I hate repeating myself. But that’s what I do all day long. I’m stuck in the time loop and I'm desperately looking for a way out.
So when we invested big bucks in that new EMR (“the groundhog”), my hopes were high it would address the repetitive stress injuries. At least that’s how they sold it to us, physicians. If I remember well, the salesman’s Powerpoint said something around the lines of: “the groundhog relieves physicians of having to perform repetitive sequences that are unrewarding and for which human beings in their inconsistency can be at their best or their worst.” Well said. But 45 hours of training and a bumpy go live later, we all woke up to “I got you Babe.”
“I got you to love me so”
Since EMR vendors don’t understand crap about clinical documentation, they have no idea what theirs groundhogs put us through. So many repetitive sequences and default data could be automated right there, so much data could be inherited, and so many errors avoided. But hell again, no.
The other day, a bunch of ghosts were laughing their heads off at a poster-size printout of the “Report of the month”. Demographics had been blurred and the first sentence increased to a size 50 font. It said: “89-year-old pregnant woman.” Nice one.
The fact that such reports go through dictation, transcription, sign off and distribution without a glitch would have be funny back in 1985. Because all there was back then were human beings and errare humanum est. But in 2012, it makes me want to call Mamma and cry. Because we just paid 30 million for a system that can’t even automate the most mundane of repetitive text blocks using data that’s already been entered in the system with equal pain.
“With you I can’t go wrong”
Since the hospital uses a wide array of systems for plenty of good reasons and since the groundhog has no clue how to communicate with them, demographics never follow the patient from triage to Radiology for instance. And since more keystrokes plus more frustration equals more errors equals less lives saved, I can hear the “I did not graduate from medical school to become a data entry clerk” song being played in loops on the on-call room’s stereo. Agreed. We're surgeons, not Moby Clicks.
Scary example #1: there’s no way for me to find out whether there was a medication change because of a lab result. And since medication dosage wasn’t super-duper accurate in the first place because hey, good luck with finding patient history inside the groundhog (“Yes, doctor N., it’s 15mg. I think. Wait. Maybe it’s 50mg. Can I call my wife?”), you get my point.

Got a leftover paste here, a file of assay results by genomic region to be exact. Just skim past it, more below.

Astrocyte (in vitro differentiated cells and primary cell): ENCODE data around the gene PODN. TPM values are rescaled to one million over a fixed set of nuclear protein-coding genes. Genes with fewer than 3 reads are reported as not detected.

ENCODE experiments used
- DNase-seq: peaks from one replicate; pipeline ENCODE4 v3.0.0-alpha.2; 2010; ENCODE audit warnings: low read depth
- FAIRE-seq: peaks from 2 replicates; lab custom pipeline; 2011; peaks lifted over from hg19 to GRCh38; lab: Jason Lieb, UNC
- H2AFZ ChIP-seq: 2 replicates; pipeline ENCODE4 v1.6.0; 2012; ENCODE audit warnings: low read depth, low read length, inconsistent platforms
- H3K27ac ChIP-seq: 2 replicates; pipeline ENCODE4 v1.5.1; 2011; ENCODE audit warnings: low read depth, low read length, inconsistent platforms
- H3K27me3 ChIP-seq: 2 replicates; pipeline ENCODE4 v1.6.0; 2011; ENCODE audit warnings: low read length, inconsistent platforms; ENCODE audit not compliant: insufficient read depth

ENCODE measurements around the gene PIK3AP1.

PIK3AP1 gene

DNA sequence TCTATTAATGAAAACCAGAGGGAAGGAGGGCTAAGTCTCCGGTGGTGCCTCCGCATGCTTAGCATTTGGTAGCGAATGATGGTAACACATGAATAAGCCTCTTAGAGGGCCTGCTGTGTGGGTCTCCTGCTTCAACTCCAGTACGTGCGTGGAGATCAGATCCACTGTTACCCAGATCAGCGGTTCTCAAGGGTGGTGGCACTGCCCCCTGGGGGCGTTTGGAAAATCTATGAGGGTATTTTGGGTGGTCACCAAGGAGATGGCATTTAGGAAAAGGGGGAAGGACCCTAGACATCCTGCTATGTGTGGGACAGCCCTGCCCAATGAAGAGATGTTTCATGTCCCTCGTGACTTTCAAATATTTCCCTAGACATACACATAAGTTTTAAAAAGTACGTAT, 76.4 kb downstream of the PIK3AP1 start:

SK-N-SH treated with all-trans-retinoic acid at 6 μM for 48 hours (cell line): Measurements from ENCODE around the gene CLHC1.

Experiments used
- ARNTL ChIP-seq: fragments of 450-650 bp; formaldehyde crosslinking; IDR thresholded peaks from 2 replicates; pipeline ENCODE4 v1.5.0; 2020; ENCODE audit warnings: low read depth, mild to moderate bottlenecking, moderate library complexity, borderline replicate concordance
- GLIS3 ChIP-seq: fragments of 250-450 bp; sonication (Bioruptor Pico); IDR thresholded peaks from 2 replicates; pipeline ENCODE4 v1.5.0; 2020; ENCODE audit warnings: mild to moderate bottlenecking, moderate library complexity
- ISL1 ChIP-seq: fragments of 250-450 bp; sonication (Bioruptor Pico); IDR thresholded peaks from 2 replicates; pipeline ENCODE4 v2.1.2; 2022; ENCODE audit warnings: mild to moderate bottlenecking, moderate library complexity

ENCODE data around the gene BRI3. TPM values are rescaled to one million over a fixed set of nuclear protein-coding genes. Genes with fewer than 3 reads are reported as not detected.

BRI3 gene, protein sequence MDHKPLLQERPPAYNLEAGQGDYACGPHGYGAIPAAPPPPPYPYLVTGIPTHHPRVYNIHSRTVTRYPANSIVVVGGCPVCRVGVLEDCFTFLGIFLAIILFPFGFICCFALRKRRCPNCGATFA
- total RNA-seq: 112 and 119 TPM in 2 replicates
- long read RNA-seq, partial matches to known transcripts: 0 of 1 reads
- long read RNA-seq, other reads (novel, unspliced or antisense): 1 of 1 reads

OK let’s say I’ve got the dosage right this time. When the patient comes back in 6 months and I need to reorder chronic medication, I’ll be the one requiring Norset 15mg to go through the hundred-click-process without loosing a precious piece of brains.
But you know what, I’ll increase the dosage to 30mg. Because it’s getting worse.
“They say our love won't pay the rent”
This whole integration twilight zone is bad in terms of patient safety, yes. But it’s also costing you and me big bucks – in addition to the 30 million my hospital’s CIO just cast off to sea. Let’s say I order a chest ray on patient Connor, and his family physician already ordered one 3 weeks ago. Well, there is no way for me to know that. Unless the patient tells me on his way back from the dark room, but that’s not exactly my definition of timely and patient-centric care. All this to say: if we could put a dollar figure on the cost of double orders and triple prescriptions, we would all loose it. In the meantime, what we’re losing is a lot of (taxpayer's?) money.
OK, that's it for now. It’s 6:00 am on the East Coast and the radio’s playing Rage against the Machine.
Cheers from the on-call room,